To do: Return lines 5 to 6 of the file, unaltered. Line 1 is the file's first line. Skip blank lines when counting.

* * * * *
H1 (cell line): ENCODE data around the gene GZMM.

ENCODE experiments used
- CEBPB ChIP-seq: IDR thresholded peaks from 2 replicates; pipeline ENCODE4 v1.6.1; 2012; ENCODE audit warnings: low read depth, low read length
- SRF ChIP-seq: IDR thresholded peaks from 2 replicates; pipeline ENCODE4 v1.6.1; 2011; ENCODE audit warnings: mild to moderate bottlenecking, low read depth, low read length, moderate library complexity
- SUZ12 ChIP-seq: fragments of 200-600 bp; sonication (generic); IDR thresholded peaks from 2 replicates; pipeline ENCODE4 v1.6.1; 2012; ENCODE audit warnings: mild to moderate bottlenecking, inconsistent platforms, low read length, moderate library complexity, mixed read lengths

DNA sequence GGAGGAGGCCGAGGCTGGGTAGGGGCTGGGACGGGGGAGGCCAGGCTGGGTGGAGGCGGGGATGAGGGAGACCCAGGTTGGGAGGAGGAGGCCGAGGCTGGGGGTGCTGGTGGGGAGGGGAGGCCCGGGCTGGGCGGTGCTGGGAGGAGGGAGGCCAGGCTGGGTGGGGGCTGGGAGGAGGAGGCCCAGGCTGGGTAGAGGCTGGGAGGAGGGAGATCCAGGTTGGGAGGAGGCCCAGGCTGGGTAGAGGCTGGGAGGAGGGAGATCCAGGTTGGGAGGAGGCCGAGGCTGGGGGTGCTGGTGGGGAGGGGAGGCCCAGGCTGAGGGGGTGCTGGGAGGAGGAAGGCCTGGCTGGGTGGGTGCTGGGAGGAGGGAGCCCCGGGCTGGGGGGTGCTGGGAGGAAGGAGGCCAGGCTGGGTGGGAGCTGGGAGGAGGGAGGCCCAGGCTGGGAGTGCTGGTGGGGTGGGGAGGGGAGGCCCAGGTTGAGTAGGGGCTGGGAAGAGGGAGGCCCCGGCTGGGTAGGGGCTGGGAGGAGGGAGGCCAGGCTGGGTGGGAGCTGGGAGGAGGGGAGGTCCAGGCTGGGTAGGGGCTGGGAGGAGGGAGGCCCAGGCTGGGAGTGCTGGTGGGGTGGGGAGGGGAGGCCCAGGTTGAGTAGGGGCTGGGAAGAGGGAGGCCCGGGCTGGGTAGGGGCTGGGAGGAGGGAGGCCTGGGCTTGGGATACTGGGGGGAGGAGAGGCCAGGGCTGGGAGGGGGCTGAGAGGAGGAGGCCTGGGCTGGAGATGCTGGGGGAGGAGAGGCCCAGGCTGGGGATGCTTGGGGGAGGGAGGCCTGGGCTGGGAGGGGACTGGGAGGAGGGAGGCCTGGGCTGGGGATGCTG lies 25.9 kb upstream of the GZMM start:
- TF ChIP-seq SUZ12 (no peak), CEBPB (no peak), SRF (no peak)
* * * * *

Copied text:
- SUZ12 ChIP-seq: fragments of 200-600 bp; sonication (generic); IDR thresholded peaks from 2 replicates; pipeline ENCODE4 v1.6.1; 2012; ENCODE audit warnings: mild to moderate bottlenecking, inconsistent platforms, low read length, moderate library complexity, mixed read lengths

DNA sequence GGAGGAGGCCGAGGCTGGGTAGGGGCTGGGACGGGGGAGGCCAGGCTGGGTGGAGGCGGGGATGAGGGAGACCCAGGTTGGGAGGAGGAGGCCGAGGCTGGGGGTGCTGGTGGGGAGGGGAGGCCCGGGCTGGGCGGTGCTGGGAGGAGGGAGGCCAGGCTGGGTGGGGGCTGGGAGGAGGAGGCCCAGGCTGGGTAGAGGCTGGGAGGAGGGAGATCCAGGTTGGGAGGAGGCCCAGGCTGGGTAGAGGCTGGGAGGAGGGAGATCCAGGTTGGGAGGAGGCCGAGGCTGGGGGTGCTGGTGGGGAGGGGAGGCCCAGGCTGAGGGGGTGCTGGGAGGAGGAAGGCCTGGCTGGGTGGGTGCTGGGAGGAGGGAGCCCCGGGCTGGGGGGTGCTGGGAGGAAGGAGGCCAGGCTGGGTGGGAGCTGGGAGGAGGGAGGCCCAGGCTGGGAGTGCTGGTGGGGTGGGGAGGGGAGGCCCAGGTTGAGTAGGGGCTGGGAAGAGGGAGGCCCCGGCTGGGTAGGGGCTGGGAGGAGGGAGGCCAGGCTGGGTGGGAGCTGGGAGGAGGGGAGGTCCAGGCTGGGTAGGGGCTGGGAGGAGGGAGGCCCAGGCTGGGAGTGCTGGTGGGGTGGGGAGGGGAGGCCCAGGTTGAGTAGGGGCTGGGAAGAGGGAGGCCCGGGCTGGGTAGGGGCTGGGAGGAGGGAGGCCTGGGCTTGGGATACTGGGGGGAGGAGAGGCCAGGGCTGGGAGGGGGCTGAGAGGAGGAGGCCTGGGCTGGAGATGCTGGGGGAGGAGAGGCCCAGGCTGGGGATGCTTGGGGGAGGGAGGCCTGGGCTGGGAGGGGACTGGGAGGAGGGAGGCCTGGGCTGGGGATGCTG lies 25.9 kb upstream of the GZMM start: